Historic Documents

The Definition of the Council of Chalcedon (451 A.D.)

Therefore, following the holy fathers, we all with one accord teach men to acknowledge one and the same Son, our Lord Jesus Christ, at once complete in Godhead and complete in manhood, truly God and truly man, consisting also of a reasonable soul and body; of one substance with the Father as regards his Godhead, and at the same time of one substance with us as regards his manhood; like us in all respects, apart from sin; as regards his Godhead, begotten of the Father before the ages, but yet as regards his manhood begotten, for us men and for our salvation, of Mary the Virgin, the God-bearer; one and the same Christ, Son, Lord, Only-begotten, recognized in two natures, without confusion, without change, without division, without separation; the distinction of natures being in no way annulled by the union, but rather the characteristics of each nature being preserved and coming together to form one person and subsistence, not as parted or separated into two persons, but one and the same Son and Only-begotten God the Word, Lord Jesus Christ; even as the prophets from earliest times spoke of him, and our Lord Jesus Christ himself taught us, and the creed of the fathers has handed down to us.

The Creed of Chalcedon was adopted at the fourth and fifth sessions of the fourth œcumenical Council, held at Chalcedon, opposite Constantinople, A.D. 451 (Oct. 22d and 25th). It embraces the Nicæno-Constantinopolitan Creed, and the christological doctrine set forth in 30the classical Epistola Dogmatica of Pope Leo the Great to Flavian, the Patriarch of Constantinople and martyr of diophysitic orthodoxy at the so-called Council of Robbers (held at Ephesus in 449).

While the first Council of Nicæa had established the eternal, pre-existent Godhead of Christ, the Symbol of the fourth œcumenical Council relates to the incarnate Logos, as he walked upon earth and sits on the right hand of the Father. It is directed against the errors of Nestorius and Eutyches, who agreed with the Nicene Creed as opposed to Arianism, but put the Godhead of Christ in a false relation to his humanity. It substantially completes the orthodox Christology of the ancient Church; for the definitions added during the Monophysite and Monothelite controversies are few and comparatively unessential. As the Nicene doctrine of the Trinity stands midway between Tritheism and Sabellianism, so the Chalcedonian formula strikes the true mean between Nestorianism and Eutychianism.

The following are the leading ideas of the Chalcedonian Christology as embodied in this symbol:

1. A true incarnation of the Logos, or the second person in the Godhead (ἐνανθρώπησις θεοῦ, ἐνσάρκωσις τοῦ λόγου, incarnatio Verbi).) This incarnation is neither a conversion or transmutation of God into man, nor a conversion of man into God, and a consequent absorption of the one, or a confusion (κρᾶσις, σύγχυσις) of the two; nor, on the other hand, a mere indwelling (ἐνοίκησις, inhabitatio) of the one in the other, nor an outward, transitory connection (συνάφεια, conjunctio) of the two factors, but an actual and abiding union of the two in one personal life.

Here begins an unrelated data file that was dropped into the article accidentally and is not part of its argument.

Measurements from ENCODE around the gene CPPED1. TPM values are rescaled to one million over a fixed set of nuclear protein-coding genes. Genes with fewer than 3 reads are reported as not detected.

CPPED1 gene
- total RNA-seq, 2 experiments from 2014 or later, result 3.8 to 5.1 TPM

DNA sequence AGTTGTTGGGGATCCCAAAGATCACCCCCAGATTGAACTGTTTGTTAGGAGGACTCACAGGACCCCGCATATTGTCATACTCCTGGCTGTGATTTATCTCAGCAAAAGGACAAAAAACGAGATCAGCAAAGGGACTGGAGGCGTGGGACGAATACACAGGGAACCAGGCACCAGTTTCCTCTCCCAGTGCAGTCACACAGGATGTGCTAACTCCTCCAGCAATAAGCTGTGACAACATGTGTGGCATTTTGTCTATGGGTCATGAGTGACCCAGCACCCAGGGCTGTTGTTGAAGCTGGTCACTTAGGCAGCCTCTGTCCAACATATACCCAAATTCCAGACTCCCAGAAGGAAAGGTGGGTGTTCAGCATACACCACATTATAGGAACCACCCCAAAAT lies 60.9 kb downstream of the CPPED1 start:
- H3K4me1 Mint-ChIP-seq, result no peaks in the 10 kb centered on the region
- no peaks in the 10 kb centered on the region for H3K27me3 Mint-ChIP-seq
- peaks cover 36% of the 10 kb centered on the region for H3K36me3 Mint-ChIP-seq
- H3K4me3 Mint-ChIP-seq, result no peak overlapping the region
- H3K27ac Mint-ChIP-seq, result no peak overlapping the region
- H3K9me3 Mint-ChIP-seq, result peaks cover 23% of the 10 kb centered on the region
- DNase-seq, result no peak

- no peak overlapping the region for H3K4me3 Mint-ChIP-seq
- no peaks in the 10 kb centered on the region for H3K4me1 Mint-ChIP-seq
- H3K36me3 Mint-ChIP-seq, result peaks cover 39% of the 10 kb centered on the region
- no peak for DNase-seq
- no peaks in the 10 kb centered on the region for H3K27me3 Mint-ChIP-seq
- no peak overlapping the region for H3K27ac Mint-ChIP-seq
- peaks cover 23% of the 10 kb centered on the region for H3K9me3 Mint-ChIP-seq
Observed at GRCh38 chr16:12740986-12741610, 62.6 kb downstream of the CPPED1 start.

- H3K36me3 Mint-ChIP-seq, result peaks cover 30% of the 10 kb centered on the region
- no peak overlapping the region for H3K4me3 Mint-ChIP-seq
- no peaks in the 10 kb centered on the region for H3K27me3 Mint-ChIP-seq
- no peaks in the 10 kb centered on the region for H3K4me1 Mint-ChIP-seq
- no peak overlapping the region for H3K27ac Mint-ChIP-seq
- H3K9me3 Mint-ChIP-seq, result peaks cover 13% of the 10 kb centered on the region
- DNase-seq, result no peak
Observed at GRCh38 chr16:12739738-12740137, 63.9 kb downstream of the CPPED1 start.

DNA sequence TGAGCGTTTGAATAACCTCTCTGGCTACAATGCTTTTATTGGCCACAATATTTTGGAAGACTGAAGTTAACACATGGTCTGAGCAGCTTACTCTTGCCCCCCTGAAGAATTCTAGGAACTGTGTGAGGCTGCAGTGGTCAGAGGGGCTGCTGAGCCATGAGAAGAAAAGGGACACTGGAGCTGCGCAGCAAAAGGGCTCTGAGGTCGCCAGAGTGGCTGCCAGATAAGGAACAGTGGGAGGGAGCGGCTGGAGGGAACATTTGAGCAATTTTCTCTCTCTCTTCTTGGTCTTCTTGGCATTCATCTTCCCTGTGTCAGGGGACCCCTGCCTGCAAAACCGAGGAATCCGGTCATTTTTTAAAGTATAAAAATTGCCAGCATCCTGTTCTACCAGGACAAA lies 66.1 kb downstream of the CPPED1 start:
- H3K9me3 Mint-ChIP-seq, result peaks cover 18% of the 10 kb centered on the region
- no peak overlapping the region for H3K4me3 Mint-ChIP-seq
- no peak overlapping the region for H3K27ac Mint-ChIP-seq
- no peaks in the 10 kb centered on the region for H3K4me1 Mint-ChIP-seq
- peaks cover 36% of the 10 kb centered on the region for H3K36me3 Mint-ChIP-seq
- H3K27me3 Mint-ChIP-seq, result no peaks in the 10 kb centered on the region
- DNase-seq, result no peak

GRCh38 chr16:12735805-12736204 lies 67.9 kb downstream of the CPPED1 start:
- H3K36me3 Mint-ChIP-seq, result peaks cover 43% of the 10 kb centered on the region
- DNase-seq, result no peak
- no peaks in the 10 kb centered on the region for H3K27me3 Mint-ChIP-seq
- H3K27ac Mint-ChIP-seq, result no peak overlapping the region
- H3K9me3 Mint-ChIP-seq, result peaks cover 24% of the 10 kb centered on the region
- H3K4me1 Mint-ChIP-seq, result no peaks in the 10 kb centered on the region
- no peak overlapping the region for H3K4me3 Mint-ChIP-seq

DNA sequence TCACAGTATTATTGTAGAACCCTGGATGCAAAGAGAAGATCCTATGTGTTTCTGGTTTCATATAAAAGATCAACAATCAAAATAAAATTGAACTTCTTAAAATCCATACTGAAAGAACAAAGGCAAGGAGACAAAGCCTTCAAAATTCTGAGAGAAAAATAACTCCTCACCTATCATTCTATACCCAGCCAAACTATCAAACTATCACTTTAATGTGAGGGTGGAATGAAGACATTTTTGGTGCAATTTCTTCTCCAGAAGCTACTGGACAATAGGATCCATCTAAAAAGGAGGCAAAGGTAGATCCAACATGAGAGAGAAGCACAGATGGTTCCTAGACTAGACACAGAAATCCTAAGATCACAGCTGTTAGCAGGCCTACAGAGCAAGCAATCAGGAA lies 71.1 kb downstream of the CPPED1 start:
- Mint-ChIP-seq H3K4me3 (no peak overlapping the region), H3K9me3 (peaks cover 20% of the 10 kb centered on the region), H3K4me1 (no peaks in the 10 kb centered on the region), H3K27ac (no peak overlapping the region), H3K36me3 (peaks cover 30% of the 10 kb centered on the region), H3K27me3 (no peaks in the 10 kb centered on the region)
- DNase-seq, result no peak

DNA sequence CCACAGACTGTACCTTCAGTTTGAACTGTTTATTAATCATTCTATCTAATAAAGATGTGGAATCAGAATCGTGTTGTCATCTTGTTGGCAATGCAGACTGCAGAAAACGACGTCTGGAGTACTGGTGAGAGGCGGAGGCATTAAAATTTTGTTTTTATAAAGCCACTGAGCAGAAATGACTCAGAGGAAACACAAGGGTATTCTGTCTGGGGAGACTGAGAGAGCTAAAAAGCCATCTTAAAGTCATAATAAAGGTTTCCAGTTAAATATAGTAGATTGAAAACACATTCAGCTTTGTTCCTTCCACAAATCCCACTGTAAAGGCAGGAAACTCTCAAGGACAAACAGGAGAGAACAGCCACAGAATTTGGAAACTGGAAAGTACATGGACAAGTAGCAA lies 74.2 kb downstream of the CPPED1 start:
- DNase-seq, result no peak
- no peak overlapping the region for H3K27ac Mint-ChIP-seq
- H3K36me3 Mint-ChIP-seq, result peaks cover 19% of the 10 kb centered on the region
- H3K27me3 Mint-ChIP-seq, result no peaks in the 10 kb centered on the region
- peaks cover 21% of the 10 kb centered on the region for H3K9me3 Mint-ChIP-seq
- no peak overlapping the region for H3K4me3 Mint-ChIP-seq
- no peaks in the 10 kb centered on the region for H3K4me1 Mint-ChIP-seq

2. The precise distinction between nature and person. Nature or substance (essence, οὐσία) denotes the totality of powers and qualities which constitute a being; while person (ὑπόστασις, πρόσωπον) is the Ego, the self-conscious, self-asserting and acting subject. The Logos assumed, not a human person (else we would have two persons, a divine and a human), but human nature which is common to us all; and hence he redeemed, not a particular man, but all men as partakers of the same nature.

313. The God-Man as the result of the incarnation. Christ is not a (Nestorian) double being, with two persons, nor a compound (Apollinarian or Monophysite) middle being, a tertium quid, neither divine nor human; but he is one person both divineand human.

4. The duality of the natures. The orthodox doctrine maintains, against Eutychianism, the distinction of nature even after the act of incarnation, without confusion or conversion (ἀσυγχύτως, inconfuse, and ἀτρέπτως, immutabiliter), yet, on the other hand, without division or separation (ἀδιαιρέτως, indivise, and ἀχωρίστως, inseparabiliter), so that the divine will ever remain divine, and the human ever human, and yet the two have continually one common life, and interpenetrate each other, like the persons of the Trinity.

5. The unity of the person (ἕνωσις καθ᾽ ὑπόστασιν, ἕνωσις ὑποστατική, unio hypostatica or unio personalis). The union of the divine and human nature in Christ is a permanent state resulting from the incarnation, and is a real, supernatural, personal, and inseparable union—in distinction from an essential absorption or confusion, or from a mere moral union; or from a mystical union such as holds between the believer and Christ. The two natures constitute but one personal life, and yet remain distinct. ‘The same who is true God,’ says Leo, ‘is also true man, and in this unity there is no deceit; for in it the lowliness of man and the majesty of God perfectly pervade one another. . . . Because the two natures make only one person, we read on the one hand: “The Son of Man came down from heaven” (